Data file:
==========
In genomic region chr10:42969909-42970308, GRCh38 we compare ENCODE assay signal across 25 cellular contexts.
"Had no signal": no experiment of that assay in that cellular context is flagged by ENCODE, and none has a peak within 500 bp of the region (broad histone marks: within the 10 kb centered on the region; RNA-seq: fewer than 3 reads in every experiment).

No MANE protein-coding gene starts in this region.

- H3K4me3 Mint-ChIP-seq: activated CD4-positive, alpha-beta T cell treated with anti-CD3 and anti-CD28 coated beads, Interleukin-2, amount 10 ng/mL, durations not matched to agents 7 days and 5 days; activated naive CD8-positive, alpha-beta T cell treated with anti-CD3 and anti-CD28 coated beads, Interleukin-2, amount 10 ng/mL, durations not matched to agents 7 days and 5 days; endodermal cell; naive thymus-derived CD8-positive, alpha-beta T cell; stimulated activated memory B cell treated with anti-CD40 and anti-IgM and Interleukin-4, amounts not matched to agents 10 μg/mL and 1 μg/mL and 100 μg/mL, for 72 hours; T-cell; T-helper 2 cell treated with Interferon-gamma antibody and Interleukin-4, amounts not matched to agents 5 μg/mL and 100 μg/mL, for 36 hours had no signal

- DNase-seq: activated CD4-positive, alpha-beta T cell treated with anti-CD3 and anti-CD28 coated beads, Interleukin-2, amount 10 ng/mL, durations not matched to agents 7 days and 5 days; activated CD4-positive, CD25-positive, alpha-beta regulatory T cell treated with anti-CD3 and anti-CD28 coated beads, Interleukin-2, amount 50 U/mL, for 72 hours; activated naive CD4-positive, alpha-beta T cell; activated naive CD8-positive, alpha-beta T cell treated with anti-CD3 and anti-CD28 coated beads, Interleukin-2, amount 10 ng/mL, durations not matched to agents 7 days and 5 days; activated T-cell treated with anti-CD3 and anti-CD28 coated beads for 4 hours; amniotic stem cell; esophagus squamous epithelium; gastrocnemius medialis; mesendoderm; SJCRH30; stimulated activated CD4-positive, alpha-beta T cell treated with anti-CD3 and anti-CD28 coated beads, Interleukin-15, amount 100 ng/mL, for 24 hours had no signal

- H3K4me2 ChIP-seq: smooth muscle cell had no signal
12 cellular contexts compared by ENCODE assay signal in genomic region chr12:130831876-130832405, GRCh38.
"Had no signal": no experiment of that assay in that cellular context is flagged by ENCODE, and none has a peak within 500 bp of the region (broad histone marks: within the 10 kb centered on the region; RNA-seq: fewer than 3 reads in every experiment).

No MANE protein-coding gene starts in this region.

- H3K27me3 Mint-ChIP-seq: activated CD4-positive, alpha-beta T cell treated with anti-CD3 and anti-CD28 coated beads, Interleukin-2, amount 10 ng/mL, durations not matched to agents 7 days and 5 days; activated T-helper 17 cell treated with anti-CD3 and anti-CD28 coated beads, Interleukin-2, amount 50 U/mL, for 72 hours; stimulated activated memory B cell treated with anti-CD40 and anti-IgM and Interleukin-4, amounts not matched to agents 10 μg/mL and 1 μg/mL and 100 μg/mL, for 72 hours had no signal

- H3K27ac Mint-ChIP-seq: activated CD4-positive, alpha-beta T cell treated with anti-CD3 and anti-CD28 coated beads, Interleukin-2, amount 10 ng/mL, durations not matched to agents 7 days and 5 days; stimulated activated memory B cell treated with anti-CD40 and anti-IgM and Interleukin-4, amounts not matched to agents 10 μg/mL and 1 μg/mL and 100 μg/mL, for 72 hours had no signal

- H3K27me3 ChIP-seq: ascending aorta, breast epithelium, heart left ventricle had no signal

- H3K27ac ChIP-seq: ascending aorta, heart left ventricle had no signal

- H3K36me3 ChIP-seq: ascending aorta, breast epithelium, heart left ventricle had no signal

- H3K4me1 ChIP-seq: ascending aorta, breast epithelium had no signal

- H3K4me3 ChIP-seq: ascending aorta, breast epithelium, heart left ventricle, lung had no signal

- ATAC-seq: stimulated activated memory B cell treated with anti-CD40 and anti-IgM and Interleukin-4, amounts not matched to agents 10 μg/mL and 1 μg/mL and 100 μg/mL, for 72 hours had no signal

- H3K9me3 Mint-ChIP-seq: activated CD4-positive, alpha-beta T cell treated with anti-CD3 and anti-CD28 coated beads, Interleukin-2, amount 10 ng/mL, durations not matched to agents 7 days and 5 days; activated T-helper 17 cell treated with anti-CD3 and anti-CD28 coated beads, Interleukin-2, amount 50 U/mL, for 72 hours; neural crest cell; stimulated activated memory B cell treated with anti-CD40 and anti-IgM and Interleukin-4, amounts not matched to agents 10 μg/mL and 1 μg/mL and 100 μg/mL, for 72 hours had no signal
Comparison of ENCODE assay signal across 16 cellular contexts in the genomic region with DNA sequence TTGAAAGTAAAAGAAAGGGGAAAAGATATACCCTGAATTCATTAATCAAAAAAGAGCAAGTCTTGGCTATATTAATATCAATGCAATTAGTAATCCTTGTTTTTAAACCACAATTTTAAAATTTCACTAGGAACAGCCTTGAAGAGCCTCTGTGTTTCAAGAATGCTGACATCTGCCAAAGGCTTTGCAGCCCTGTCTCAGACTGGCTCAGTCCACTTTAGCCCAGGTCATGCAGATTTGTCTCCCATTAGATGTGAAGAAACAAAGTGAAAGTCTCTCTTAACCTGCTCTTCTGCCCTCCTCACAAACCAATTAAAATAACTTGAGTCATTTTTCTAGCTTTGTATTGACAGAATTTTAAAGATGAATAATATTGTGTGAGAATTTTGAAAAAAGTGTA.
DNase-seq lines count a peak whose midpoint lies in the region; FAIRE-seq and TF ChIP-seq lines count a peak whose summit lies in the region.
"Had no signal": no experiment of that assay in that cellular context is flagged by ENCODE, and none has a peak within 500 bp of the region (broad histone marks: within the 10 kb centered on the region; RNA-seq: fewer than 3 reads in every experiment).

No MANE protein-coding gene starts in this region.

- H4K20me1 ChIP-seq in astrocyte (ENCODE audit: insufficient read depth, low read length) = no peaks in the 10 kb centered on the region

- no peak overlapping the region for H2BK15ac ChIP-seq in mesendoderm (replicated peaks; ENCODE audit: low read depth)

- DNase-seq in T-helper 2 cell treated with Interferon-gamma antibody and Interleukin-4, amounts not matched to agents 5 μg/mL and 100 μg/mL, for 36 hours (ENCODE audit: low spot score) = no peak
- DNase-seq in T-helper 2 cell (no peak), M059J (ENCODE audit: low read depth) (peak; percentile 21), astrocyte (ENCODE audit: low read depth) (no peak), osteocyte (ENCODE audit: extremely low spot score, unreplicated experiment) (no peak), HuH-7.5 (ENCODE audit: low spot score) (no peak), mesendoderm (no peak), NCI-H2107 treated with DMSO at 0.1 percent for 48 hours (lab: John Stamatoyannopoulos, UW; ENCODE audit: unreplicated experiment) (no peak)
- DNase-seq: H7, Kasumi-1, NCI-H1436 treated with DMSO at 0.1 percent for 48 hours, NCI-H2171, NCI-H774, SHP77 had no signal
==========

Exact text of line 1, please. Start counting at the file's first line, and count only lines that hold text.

In genomic region chr10:42969909-42970308, GRCh38 we compare ENCODE assay signal across 25 cellular contexts.